Soil Analysis   The Reasons And Hw Method
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Soil Analysis The Reasons And Hw Method






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Soil Analysis   The Reasons And Hw Method Soil Analysis The Reasons And Hw Method Presentation Transcript

  • Soil Analysis - The Reasons
    • Presented by Dallas Hanks
  • Acknowledgments
    • Utah State Universtiy Extension Service
    • Colorado State University Extension Service
    • Ohio State University Extension Service
    • University of Idaho Extension Service
    • Cornell Cooperative Extension Service
    • I have found that a great part of the information I have, was acquired by looking for something and finding something else on the way. Franklin P. Adams
    View slide
  •   View slide
  • Quality Soil Properties
  • Conventional Uses of Soil Analysis
    • Increasing knowledge of what nutrients are specifically available in your soil
    • Reducing environmental impacts due to soil amendments
    • Increasing efficiency of resource inputs such as fertilizers and water
    • prediction of nutritional values needed for crop production
  • How Often Do You Check Your Oil?
    • Once every month at least??
    • Why??
    • To protect investment
    • To ensure minium levels
    • Prevent repairs that may be more costly
    • Signal that a repair needs to be done
    • Ensure envt. concerns
  • Soil Testing
    • “ A soil test is the best method to determine whether ... fertilizer is needed” (USU Extension Fact Sheet HG/H5)
    • “ The soil test is an excellent measure of soil fertility. It is a very inexpensive way of maintaining good plant health...”(OSU Extension Fact Sheet HYG-1132-97)
    • “ Quality topsoil is the basis for quality landscapes” (USU Extension Fact Sheet AG/SO-02)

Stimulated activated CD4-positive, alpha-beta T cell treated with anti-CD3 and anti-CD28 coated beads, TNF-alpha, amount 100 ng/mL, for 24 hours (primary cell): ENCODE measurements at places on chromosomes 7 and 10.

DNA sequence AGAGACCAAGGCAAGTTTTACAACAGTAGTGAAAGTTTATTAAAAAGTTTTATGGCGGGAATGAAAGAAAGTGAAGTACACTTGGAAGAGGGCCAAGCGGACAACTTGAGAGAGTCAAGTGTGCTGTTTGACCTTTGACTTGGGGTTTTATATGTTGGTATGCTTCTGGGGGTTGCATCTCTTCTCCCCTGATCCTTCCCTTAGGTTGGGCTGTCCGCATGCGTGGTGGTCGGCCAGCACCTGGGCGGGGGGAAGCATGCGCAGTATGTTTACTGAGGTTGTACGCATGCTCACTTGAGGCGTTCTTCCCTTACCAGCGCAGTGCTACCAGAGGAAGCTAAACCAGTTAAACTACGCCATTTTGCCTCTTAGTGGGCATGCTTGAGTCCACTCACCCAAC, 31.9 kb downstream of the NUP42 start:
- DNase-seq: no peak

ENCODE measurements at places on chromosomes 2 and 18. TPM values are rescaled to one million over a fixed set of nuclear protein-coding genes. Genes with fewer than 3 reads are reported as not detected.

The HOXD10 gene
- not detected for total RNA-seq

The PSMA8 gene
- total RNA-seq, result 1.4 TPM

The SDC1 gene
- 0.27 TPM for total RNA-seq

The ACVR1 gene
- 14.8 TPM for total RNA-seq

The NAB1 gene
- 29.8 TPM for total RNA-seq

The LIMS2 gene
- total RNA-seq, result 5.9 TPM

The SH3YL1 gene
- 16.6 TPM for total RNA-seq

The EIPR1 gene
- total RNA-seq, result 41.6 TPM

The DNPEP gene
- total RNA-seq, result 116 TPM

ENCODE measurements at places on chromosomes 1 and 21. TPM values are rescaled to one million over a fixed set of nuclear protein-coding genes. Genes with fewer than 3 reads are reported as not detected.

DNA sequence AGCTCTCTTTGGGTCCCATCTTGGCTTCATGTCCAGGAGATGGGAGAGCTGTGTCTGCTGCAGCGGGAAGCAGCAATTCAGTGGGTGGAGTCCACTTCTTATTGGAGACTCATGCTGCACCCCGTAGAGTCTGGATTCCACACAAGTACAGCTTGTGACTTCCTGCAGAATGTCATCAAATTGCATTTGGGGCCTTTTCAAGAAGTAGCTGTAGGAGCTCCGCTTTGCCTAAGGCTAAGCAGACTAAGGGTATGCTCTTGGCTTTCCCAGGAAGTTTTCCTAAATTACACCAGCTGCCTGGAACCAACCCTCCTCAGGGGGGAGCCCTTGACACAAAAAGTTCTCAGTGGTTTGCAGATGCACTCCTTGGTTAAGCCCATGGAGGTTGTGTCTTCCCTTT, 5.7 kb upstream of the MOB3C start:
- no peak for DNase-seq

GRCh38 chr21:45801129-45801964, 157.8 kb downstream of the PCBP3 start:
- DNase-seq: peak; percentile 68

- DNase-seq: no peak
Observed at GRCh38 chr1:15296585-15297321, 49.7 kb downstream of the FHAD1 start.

• Objectives of Soil Analysis
    • Determine the status of soils I.E. nutrient availability
    • Macro
    • Micro
    • Salt conditions
    • pH
    • Texture
    • Organic matter
    • Form a basis to determine fertilizer needs
  • Cautions about soil analysis
    • Irrigation techniques and amounts
    • Pest or toxic problems
    • Poor soil structure and drainage
    • Variety choice
    • “HOME SOIL TEST KITS ARE OF LITTLE TO NO VALUE. They are designed for eastern soils and give very poor accuracy on our western soil types.”
  • Phases of Soil Analysis Progam
    • Sampling
    • Extraction and chemical analysis
    • Interpretation and making recommendations
  • Soil Sampling
    • The results of your soil test are no better than the sample you send to the lab.
    • The sample must be representative of the area being considered.
  • Tool for Soil Sampling Shovel Probe Bucket
  • Taking a Soil Sample
    • 1. With a shovel, make a hole in the soil. SAMPLING DEPTH SHOULD BE AS DEEP AS TILLAGE. Do not just sample the surface.
      • Shrubs, bedding plants and Trees - 0-12 inches
      • Turf - 3 inches
    • 2. Throw this shovel full of soil aside.
    • 3. Cut a ½ to 1 inch slice of soil from the side of the hole. Be sure the slice is fairly evenin width and thickness.
    • 4. Place the slice in a bucket.
    • 5. Repeat steps 1 through 4 at about six different locations. This step is important to obtain a representative sample.
    • 6. Thoroughly mix the 6 sub-samples.
    • 7. Send about 1 pint of the thoroughly mixed garden soil for the test. Obtaining the soil sample will be easier if you have a soil probe or bulb planter.
    • 8. Supply the information on the test form for better interpretation of results.
  • Extraction and Chemical Analysis
    • Extract “available” portion of the nutrient
    • Measure the concentration of the extracted nutrient
    • Extractant is the most important part of this procedure
  • Conventional Methods of Soil Analysis
    • Nutrient extraction (hasn’t changed in some instances since 1940's)